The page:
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Livestock Producers Gear Up for Grilling Season


Livestock Producers Gear Up for Grilling Season

Jeanette Merritt

Memorial Day weekend is the unofficial beginning of the grilling season, and livestock organizations are pushing hard to get more meat on the grill. Pork producers declared the month of May as bar-ba-cue month, while the beef industry has designated May as Hamburger month. This is all designed to promote meat to the more than 1/3 of all Americans who enjoy grilling.

Jeanette Merritt, with Indiana Pork, says the Memorial Day is the 1 year anniversary of the retail sales of Indiana pork patties, “It was Memorial Day weekend of 2016 that we launched this promotion, and, in the past year, consumers have told us now much they enjoy the product and enjoy being able to buy frozen Indiana pork patties at the grocery store.”

Hamburgers cooking on barbeque grill with flames

Merritt says the Indiana pork patty is not only showing up on grills around the state, but will soon be showing up at sporting events around the state. “We have signed an agreement with Ball State Athletics to add the pork burger to the menu at their fall and winter spots,” she told HAT. “We are very happy to be working with a university we have not worked with in the past, and they were very excited to promote Indiana agriculture and Indiana pork producers.”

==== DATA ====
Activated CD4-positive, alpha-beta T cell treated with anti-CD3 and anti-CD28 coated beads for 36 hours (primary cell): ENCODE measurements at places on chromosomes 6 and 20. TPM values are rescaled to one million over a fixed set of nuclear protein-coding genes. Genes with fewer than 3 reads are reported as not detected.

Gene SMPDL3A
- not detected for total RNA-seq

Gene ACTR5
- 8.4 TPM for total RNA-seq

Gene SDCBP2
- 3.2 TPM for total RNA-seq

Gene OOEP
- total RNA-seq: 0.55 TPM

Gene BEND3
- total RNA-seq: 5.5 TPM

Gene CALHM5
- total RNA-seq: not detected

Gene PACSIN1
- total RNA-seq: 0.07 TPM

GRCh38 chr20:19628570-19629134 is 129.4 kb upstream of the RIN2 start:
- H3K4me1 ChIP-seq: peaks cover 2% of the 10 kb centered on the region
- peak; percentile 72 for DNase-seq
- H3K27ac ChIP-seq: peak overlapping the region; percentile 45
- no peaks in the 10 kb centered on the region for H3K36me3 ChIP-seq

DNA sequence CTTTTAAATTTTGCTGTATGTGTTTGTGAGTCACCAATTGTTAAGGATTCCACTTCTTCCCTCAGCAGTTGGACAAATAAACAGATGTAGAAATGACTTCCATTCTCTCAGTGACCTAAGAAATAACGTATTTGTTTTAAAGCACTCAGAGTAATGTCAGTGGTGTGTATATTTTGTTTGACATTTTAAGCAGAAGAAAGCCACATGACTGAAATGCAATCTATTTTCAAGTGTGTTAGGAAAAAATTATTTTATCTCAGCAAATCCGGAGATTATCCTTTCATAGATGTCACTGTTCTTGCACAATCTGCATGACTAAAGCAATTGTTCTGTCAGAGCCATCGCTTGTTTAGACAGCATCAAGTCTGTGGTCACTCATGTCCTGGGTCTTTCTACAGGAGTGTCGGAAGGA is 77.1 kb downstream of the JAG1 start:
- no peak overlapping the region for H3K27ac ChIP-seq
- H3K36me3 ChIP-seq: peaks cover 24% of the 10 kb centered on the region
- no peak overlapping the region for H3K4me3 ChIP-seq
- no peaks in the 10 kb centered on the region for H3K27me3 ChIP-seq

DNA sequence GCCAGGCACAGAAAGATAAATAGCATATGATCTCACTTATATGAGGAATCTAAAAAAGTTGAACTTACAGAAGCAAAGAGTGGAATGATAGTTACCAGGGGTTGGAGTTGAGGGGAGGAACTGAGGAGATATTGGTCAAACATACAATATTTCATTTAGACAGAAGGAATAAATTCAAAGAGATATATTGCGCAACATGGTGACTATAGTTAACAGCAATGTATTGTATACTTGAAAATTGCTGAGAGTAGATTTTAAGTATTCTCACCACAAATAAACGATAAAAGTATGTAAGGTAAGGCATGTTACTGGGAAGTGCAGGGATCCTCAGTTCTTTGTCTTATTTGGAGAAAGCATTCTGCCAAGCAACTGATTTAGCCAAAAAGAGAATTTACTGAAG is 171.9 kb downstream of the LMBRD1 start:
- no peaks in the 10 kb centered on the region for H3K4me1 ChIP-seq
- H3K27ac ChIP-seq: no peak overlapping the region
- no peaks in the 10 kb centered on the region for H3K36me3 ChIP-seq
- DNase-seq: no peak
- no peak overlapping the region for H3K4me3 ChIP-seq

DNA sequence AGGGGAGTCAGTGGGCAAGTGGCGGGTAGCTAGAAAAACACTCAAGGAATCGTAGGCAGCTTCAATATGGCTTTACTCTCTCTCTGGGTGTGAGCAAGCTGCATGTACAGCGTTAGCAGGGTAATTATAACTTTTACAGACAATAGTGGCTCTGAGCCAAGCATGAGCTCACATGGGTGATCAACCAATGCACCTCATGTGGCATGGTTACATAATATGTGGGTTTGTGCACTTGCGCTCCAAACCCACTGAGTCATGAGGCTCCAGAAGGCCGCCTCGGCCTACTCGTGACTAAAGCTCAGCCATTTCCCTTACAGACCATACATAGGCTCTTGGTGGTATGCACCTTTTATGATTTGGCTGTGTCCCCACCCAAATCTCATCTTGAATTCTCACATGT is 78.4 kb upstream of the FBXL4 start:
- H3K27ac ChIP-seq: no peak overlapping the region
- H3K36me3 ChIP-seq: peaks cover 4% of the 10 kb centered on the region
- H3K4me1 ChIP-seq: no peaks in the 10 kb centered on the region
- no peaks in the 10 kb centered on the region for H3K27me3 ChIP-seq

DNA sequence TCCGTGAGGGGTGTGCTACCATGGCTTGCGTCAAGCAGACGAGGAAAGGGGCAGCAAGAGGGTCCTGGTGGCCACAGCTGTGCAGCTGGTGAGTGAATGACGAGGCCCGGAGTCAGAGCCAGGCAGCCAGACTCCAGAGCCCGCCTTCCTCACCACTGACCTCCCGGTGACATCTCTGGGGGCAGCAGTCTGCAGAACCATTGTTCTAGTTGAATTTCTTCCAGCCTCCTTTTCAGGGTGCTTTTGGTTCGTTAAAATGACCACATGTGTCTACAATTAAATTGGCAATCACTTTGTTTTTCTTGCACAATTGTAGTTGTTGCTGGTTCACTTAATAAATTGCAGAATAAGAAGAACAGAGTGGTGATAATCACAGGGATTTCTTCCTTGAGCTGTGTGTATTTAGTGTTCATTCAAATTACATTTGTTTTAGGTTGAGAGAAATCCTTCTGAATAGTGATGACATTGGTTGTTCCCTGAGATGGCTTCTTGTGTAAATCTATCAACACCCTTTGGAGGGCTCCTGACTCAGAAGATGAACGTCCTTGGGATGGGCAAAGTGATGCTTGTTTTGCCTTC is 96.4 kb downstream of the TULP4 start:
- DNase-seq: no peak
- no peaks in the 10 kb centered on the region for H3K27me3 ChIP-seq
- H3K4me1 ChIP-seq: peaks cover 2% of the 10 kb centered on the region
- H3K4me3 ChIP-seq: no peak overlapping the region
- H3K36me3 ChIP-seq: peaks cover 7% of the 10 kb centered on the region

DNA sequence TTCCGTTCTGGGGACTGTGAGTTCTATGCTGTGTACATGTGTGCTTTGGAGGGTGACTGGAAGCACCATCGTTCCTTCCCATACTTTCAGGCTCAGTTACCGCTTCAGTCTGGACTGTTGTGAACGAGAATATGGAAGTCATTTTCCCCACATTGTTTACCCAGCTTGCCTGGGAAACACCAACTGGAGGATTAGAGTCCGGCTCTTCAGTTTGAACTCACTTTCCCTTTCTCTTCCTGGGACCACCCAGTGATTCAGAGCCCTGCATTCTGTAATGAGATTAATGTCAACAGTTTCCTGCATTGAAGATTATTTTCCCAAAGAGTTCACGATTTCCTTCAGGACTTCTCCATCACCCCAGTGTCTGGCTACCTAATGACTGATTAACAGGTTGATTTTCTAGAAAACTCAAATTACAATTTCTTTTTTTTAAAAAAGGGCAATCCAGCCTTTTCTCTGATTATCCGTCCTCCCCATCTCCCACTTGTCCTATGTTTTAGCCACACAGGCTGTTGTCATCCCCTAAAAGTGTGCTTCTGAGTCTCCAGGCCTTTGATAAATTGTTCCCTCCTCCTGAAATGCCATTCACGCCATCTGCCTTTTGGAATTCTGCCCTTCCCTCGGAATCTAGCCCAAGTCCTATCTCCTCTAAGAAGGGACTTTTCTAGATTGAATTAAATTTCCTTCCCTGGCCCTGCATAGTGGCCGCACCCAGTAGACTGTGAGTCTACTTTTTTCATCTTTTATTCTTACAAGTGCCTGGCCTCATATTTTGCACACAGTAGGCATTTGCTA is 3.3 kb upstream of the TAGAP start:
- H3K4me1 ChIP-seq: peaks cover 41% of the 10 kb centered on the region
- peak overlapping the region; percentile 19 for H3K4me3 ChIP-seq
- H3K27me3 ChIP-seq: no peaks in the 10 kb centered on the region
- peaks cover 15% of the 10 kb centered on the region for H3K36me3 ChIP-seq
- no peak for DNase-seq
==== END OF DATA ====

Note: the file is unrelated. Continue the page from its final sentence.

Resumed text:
Meanwhile, on the beef side, Karin Schaefer, Minnesota Beef Council Executive Director, says the beef industry is promoting several new cuts of beef especially designed for the grill, “The Denver cut is a popular one that is showing up in more and more stores in the Midwest. A cut that has been popular on the west coast and is not making its way into the Midwest is the Tri Tip Steak.” She said these cuts are very versatile and work very well on the grill.

One point that both Merritt and Schaefer stressed is for grillers not to overcook their meat. The beef industry recommends that you take your steak off the grill before it reaches your desired doneness because it will continue to cook for a few minutes after you take it off. The pork industry stresses that pork today is very lean and urges cooks to use a meat thermometer and not cook pork past 145 degrees.

The average American eats 58 pounds of beef, 64 pounds of pork, and 56 pounds of chicken each year.

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